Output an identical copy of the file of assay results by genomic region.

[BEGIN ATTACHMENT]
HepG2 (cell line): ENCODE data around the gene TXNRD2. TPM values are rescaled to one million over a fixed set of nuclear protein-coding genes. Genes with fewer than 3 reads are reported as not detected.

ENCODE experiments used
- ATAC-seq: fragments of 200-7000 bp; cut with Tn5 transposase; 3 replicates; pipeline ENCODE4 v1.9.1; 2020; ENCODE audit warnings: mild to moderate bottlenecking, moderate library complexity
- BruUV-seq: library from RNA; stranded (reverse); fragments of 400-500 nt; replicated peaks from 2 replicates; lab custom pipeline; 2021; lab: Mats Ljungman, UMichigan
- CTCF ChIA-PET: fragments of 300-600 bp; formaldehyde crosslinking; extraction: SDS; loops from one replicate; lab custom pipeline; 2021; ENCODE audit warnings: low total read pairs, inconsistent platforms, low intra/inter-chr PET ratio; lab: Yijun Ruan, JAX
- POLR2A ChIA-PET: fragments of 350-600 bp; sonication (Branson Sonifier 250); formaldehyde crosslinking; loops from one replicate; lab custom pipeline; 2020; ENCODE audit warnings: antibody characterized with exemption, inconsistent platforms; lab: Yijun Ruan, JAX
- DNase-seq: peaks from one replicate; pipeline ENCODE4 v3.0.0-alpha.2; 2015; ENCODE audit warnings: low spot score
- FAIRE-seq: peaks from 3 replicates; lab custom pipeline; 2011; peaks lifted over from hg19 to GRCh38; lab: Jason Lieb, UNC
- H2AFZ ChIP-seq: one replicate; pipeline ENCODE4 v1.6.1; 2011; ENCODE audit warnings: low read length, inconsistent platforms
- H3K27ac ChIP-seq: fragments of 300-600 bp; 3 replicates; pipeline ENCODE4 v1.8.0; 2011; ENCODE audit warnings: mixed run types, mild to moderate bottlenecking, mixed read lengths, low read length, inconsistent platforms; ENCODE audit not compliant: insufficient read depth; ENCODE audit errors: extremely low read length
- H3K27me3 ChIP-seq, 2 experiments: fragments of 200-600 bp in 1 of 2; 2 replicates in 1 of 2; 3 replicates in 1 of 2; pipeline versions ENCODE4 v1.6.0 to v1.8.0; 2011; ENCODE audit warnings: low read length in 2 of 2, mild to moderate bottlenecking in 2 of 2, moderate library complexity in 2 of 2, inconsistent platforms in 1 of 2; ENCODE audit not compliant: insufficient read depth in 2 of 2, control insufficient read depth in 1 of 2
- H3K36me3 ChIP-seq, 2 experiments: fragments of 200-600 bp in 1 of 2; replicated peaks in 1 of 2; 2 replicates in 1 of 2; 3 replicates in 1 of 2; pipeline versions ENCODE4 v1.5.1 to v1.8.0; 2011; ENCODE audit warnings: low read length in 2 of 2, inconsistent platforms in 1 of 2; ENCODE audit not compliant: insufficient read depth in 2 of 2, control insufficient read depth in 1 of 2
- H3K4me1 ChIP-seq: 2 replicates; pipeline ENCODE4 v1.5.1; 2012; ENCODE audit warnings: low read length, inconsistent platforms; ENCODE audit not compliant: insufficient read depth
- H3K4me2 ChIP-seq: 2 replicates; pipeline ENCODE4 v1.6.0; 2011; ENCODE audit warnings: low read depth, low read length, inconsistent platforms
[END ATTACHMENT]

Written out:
HepG2 (cell line): ENCODE data around the gene TXNRD2. TPM values are rescaled to one million over a fixed set of nuclear protein-coding genes. Genes with fewer than 3 reads are reported as not detected.

ENCODE experiments used
- ATAC-seq: fragments of 200-7000 bp; cut with Tn5 transposase; 3 replicates; pipeline ENCODE4 v1.9.1; 2020; ENCODE audit warnings: mild to moderate bottlenecking, moderate library complexity
- BruUV-seq: library from RNA; stranded (reverse); fragments of 400-500 nt; replicated peaks from 2 replicates; lab custom pipeline; 2021; lab: Mats Ljungman, UMichigan
- CTCF ChIA-PET: fragments of 300-600 bp; formaldehyde crosslinking; extraction: SDS; loops from one replicate; lab custom pipeline; 2021; ENCODE audit warnings: low total read pairs, inconsistent platforms, low intra/inter-chr PET ratio; lab: Yijun Ruan, JAX
- POLR2A ChIA-PET: fragments of 350-600 bp; sonication (Branson Sonifier 250); formaldehyde crosslinking; loops from one replicate; lab custom pipeline; 2020; ENCODE audit warnings: antibody characterized with exemption, inconsistent platforms; lab: Yijun Ruan, JAX
- DNase-seq: peaks from one replicate; pipeline ENCODE4 v3.0.0-alpha.2; 2015; ENCODE audit warnings: low spot score
- FAIRE-seq: peaks from 3 replicates; lab custom pipeline; 2011; peaks lifted over from hg19 to GRCh38; lab: Jason Lieb, UNC
- H2AFZ ChIP-seq: one replicate; pipeline ENCODE4 v1.6.1; 2011; ENCODE audit warnings: low read length, inconsistent platforms
- H3K27ac ChIP-seq: fragments of 300-600 bp; 3 replicates; pipeline ENCODE4 v1.8.0; 2011; ENCODE audit warnings: mixed run types, mild to moderate bottlenecking, mixed read lengths, low read length, inconsistent platforms; ENCODE audit not compliant: insufficient read depth; ENCODE audit errors: extremely low read length
- H3K27me3 ChIP-seq, 2 experiments: fragments of 200-600 bp in 1 of 2; 2 replicates in 1 of 2; 3 replicates in 1 of 2; pipeline versions ENCODE4 v1.6.0 to v1.8.0; 2011; ENCODE audit warnings: low read length in 2 of 2, mild to moderate bottlenecking in 2 of 2, moderate library complexity in 2 of 2, inconsistent platforms in 1 of 2; ENCODE audit not compliant: insufficient read depth in 2 of 2, control insufficient read depth in 1 of 2
- H3K36me3 ChIP-seq, 2 experiments: fragments of 200-600 bp in 1 of 2; replicated peaks in 1 of 2; 2 replicates in 1 of 2; 3 replicates in 1 of 2; pipeline versions ENCODE4 v1.5.1 to v1.8.0; 2011; ENCODE audit warnings: low read length in 2 of 2, inconsistent platforms in 1 of 2; ENCODE audit not compliant: insufficient read depth in 2 of 2, control insufficient read depth in 1 of 2
- H3K4me1 ChIP-seq: 2 replicates; pipeline ENCODE4 v1.5.1; 2012; ENCODE audit warnings: low read length, inconsistent platforms; ENCODE audit not compliant: insufficient read depth
- H3K4me2 ChIP-seq: 2 replicates; pipeline ENCODE4 v1.6.0; 2011; ENCODE audit warnings: low read depth, low read length, inconsistent platforms